Im­plant­ing cor­rect mea­sures

BioSpectrum (India) - - BIO EDIT - Milind Kokje Chief Ed­i­tor milind.kokje@mmac­

The de­tails com­ing out of the John­son & John­son (J&J)’s Ac­etab­u­lar sur­face re­place­ment (ASR) hip im­plant con­tro­versy raise more ques­tions than an­swers. This met­alon-me­tal type hip joint re­place­ment de­vice is man­u­fac­tured by J&J’s fully-owned sub­sidiary DePuy Or­tho­pe­dics Inc. It was with­drawn glob­ally by the com­pany in Au­gust 2010 fol­low­ing com­pli­ca­tions de­vel­oped among some pa­tients fit­ted with the im­plant re­quir­ing many pa­tients to un­dergo re­vi­sion surgery. As against the per­mis­si­ble limit of 5% al­most dou­ble the num­ber of pa­tients de­vel­oped the com­pli­ca­tions re­quir­ing the prod­uct re­call.

Like in case of many other faulty drugs and med­i­cal de­vices ASR hip im­plant too has be­come a big le­gal is­sue in the US with the com­pany fac­ing lot many court cases and end­ing in pay­ing mil­lions of dol­lars as com­pen­sa­tion . The com­pany agreed to pay ap­prox­i­mately $2.5 bil­lion in 2013 cov­er­ing 8,000 pa­tients to set­tle thou­sands of law suits emerg­ing out of the faulty hip joint. But in In­dia the pa­tients with post-op­er­a­tion com­pli­ca­tions have not been paid any com­pen­sa­tion. The rea­son re­ported be­ing that there is no pro­vi­sion for com­pen­sa­tion in case of ap­proved prod­ucts as per the Act.

The hip joint was im­planted in about 4700 pa­tients in In­dia be­fore it was glob­ally re­called in 2010. No ASR hip joint was im­planted there­after in In­dia. But it took two years to can­cel the im­port li­cense of the com­pany. Later a med­i­cal de­vice alert was is­sued to hos­pi­tals, sur­geons and pa­tients. Then in 2014 the reg­u­la­tor started seek­ing in­for­ma­tion on pa­tients fit­ted with the im­plant. Two MPs, San­jay Jaiswal of BJP and Brinda Karat of CPM, have se­verely crit­i­cised the reg­u­la­tor for fail­ing in its duty of safe­guard­ing the pa­tients.

A suf­fer­ing pa­tient in­formed me­dia that he was not aware of the alert. Only when a doc­tor saw him limp­ing in a con­fer­ence which he at­tended as he was work­ing as med­i­cal rep­re­sen­ta­tive and asked him about his con­di­tion he came to know from that doc­tor that such an alert was is­sued. If that is the case with ed­u­cated peo­ple and that too from med­i­cal field one can imag­ine the sit­u­a­tion of un­e­d­u­cated pa­tients and those from re­mote ar­eas.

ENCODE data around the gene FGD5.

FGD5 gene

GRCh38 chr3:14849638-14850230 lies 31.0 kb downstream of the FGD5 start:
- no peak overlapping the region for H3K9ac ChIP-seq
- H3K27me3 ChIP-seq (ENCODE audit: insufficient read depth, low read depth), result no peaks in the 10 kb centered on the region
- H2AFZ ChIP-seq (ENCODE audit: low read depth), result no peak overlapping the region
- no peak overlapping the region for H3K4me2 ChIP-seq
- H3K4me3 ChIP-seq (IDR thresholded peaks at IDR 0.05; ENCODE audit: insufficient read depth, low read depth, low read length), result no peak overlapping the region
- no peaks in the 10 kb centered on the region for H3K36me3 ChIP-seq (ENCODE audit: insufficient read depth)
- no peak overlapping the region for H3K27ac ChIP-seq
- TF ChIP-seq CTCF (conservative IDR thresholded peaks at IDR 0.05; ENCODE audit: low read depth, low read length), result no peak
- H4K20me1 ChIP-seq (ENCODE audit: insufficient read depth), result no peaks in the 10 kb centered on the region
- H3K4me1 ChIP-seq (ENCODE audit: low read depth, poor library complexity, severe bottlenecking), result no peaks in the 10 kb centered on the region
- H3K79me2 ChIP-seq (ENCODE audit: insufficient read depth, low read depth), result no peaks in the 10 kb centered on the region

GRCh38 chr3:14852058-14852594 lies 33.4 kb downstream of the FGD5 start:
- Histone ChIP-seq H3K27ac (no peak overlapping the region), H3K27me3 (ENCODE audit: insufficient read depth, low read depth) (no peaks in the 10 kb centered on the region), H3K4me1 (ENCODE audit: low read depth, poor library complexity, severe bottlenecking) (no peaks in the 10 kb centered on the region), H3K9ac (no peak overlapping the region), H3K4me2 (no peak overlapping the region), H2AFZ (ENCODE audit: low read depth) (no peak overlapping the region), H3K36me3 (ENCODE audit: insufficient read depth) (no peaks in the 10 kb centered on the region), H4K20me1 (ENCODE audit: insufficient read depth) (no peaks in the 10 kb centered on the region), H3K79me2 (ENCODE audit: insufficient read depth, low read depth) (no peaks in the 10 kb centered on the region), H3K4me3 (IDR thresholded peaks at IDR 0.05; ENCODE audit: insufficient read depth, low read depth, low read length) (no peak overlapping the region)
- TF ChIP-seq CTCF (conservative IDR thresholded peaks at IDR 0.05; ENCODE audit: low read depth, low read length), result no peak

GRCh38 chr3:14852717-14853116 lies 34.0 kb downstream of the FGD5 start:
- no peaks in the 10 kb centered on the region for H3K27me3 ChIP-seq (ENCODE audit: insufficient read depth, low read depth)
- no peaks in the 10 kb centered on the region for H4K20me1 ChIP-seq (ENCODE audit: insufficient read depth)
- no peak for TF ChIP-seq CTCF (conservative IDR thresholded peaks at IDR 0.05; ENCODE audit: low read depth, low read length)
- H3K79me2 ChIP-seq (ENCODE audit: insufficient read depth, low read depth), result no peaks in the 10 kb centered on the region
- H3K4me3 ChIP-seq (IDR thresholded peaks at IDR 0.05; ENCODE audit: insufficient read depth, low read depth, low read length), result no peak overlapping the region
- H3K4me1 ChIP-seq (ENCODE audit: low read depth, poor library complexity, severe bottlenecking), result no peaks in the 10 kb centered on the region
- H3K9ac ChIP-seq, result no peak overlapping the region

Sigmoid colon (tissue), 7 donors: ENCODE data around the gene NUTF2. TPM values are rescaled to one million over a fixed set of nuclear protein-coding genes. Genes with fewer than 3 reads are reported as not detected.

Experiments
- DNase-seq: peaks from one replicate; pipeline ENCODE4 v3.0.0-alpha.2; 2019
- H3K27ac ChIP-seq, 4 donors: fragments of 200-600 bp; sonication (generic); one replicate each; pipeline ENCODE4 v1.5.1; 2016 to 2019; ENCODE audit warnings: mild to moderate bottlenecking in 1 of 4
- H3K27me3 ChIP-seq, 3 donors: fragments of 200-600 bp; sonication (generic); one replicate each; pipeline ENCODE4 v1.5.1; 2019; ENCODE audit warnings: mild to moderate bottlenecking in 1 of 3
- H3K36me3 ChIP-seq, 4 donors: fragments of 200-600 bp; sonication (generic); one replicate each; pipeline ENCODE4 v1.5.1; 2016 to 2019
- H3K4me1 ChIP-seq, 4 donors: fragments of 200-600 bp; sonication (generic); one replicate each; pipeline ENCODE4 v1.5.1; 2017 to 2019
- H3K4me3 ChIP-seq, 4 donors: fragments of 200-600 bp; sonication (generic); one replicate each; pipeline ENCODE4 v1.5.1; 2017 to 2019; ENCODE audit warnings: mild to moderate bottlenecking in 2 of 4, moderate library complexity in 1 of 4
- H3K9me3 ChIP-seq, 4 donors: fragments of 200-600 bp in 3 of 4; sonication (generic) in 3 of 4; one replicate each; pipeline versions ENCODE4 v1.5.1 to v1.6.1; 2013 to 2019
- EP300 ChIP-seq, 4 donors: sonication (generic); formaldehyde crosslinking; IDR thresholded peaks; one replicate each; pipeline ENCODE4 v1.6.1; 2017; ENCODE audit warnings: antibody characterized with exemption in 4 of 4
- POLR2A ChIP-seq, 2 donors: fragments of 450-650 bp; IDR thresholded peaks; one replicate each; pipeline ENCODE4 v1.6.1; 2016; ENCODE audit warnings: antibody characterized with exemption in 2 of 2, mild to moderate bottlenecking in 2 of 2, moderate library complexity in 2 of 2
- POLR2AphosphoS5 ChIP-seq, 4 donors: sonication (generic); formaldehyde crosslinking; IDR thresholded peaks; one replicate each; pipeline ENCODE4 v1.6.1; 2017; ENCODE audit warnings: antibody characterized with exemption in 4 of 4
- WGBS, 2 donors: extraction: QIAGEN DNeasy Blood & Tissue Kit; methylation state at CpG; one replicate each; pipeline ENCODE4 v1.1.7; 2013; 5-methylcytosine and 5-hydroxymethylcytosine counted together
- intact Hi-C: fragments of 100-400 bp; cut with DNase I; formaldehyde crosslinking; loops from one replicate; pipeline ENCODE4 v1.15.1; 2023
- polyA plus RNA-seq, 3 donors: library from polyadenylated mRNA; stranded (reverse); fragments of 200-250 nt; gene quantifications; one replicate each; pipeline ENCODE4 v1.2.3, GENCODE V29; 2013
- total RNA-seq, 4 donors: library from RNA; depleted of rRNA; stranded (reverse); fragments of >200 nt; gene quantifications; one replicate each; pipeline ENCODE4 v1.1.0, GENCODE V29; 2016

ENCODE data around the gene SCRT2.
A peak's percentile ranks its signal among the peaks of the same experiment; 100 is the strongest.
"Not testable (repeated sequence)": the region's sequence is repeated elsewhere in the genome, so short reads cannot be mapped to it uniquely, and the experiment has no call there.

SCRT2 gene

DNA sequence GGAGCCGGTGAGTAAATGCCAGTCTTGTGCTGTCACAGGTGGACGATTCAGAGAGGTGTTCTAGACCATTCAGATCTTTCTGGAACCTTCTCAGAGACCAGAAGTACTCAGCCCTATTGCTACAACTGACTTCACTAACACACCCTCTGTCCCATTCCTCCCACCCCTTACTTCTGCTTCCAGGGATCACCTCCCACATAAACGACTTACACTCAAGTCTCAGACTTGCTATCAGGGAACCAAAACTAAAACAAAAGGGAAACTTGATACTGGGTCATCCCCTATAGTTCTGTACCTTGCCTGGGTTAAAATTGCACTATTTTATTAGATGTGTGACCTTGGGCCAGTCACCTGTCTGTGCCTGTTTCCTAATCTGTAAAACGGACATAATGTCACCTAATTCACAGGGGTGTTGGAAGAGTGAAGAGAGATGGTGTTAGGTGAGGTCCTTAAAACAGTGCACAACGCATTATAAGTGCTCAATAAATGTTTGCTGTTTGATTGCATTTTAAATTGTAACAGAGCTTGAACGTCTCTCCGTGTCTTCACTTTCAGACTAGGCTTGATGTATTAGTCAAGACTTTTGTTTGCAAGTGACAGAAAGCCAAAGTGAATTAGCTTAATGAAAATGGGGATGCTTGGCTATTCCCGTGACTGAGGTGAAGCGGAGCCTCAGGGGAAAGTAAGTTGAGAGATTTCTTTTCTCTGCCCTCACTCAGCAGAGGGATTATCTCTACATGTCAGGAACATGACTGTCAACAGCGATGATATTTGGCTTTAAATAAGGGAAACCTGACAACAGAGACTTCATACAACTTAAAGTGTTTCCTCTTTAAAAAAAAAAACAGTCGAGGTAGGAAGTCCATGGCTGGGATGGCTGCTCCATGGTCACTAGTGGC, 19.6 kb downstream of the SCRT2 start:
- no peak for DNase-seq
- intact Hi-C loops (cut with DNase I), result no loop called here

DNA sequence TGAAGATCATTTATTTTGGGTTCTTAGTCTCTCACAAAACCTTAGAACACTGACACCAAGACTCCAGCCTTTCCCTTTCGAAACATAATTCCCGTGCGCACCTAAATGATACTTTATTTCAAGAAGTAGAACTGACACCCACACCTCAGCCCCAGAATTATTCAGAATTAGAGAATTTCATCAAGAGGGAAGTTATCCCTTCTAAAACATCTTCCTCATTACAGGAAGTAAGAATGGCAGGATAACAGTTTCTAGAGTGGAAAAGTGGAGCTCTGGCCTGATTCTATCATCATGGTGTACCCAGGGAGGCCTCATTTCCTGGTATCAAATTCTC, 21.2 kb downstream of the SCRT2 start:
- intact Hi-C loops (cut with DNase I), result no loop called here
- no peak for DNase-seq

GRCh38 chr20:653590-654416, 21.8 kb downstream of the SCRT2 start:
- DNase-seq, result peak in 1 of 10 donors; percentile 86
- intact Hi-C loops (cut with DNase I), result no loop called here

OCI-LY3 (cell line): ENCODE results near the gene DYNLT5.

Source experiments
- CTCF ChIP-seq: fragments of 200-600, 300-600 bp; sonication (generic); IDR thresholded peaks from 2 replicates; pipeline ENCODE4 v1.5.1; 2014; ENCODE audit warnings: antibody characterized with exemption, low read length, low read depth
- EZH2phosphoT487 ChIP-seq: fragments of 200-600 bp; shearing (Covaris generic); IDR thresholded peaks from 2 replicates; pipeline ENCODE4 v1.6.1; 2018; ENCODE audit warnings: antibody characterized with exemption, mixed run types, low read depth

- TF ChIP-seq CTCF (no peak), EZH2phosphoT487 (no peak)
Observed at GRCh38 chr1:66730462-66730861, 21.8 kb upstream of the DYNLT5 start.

The gov­ern­ment formed an 11-mem­ber com­mit­tee in Fe­bru­ary 2017 to go into the is­sue which gave its re­port in Fe­bru­ary 2018. The com­mit­tee has in­dicted the com­pany for “sup­press­ing” key facts on the harm­ful ef­fects of the im­plant. The com­mit­tee could track only 1080 of the 4700 pa­tients fit­ted with the im­plant. Re­vi­sion surgery was con­ducted only on 275 of them. Over 3,600 pa­tients re­main­ing un­trace­able even after 8 years is a se­ri­ous is­sue ex­pos­ing the short­com­ing of the na­tional joint registry, a com­mon data­base of all joint re­place­ment surg­eries.

The com­mit­tee has rec­om­mended among other things ap­point­ment of cen­tral and re­gional com­mit­tees for eval­u­at­ing pa­tients’ claims, the com­pany should be made li­able to pay at least Rs 20 lakh to each pa­tient, an in­de­pen­dent registry should be set up to track us­age of med­i­cal de­vices and pro­vi­sion for com­pen­sa­tion should be in­cluded in med­i­cal de­vices rules. Com­pared to US, min­i­mum com­pen­sa­tion of Rs 20 lakh is too low.

It is a good de­vel­op­ment that the gov­ern­ment is us­ing this op­por­tu­nity to send a strong sig­nal to med­i­cal de­vices pro­duc­ing com­pa­nies that they can­not es­cape from pay­ing dam­ages to the In­dian pa­tients. It has al­ready ini­ti­ated the process to make a le­gal pro­vi­sion mak­ing com­pa­nies pay the com­pen­sa­tion to pa­tients. This in­ci­dence can also be used to cor­rect the short­com­ings within its reg­u­la­tory sys­tem to ini­ti­ate quick ac­tions in fu­ture.

The gov­ern­ment has launched Ayush­man Bharat for pro­vid­ing medicines, health­care fa­cil­i­ties, health in­sur­ance at rea­son­able rates to the masses. But at the same time, tack­ling such is­sues ef­fec­tively with quick ac­tions to safe­guard the in­ter­ests of pa­tients should also be con­sid­ered as an in­te­gral part of Ayush­man Bharat.

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